Vibrio cholerae is a facultative pathogen and the causative agent of cholera. Hallmarks of the disease include profuse watery diarrhea resulting from the action of secreted cholera toxin, and deadly, explosive outbreaks. The strong link between epidemics and human overcrowding in areas with untreated drinking water suggests an efficient mode of fecal-oral transmission via an aquatic intermediate. In support of this notion, we discovered that V. cholerae exit cholera victims in a heightened state of transmissibility (referred to as "hyperinfectivity"), which persists for several hours after shedding into pond water. Knowledge of the molecular basis for this phenotype, and a general characterization of this transmissible form of V. cholerae, would contribute to the design of vaccines to prevent cholera at the initial stage of infection. In prior work, we discovered that motility in the absence of chemotaxis is one determinant of hyperinfectivity. To identify additional determinants aiding in transmission, we measured global transcriptional changes in human-shed V. cholerae during the transition to an aquatic microcosm. This analysis revealed a number of regulators and effectors that potentially contribute to cholera transmission. In related work, we used a genetic selection to identify genes that are `pre-induced'at late stages of infection and which subsequently play roles in the transition of V. cholerae to aquatic environments.
In Aims 1 and 2 of this project, we propose to determine if genes regulated late in infection or in cholera stool play important roles in the transition to pond water and in hyperinfectivity. Transcriptional regulators with important roles in these phenotypes will be further analyzed by transcriptional profiling to define their corresponding regulons.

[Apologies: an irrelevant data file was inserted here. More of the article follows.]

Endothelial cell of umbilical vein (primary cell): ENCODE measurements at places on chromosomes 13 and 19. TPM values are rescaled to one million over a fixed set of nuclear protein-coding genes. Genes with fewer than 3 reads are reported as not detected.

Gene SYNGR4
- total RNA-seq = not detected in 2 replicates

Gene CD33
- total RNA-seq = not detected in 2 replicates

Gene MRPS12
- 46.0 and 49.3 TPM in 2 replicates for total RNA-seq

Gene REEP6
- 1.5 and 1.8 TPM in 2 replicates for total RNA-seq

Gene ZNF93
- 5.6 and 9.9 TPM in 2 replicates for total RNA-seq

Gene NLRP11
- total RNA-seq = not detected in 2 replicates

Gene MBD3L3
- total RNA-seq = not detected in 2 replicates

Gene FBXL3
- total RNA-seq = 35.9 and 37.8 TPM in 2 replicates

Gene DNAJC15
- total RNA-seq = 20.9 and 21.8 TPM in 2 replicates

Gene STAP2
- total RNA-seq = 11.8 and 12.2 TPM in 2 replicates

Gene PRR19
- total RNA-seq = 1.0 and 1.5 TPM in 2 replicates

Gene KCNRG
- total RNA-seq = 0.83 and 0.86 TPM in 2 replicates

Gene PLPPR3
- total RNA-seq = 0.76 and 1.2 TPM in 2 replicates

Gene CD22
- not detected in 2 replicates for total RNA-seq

In Aim 2, we also propose to measure and correlate changes in the transcriptome and proteome of cholera stool V. cholerae during the transition to pond water.
In Aim 3, we propose to apply knowledge of the effectors of transmission to develop and test a mucosal vaccine in a mouse maternal model of immunization and challenge of pups. We hypothesize that an acellular vaccine expressing a repertoire of antigens that are stably expressed on the surface of transmissible forms of V. cholerae will provide enhanced protection to challenge by the transmissible form of this pathogen. These studies will establish a basis for understanding both the hyperinfective phenotype of V. cholerae and its transition to aquatic environments. This knowledge will enhance our understanding of transmission of this and perhaps other water-borne pathogens, helping pave the way to development of novel vaccines that target transmissible forms of facultative pathogens.
Many of the diseases that afflict humans are caused by microbes transmitted via contaminated water supplies. The biology of pathogens in aquatic reservoirs and the traits they have evolved to aid in their transmission are largely unknown. Our project will use the causative agent of cholera as a model pathogen to uncover such evolved traits, and will use the knowledge gained to test a novel vaccine that targets the transmissible form of the pathogen.
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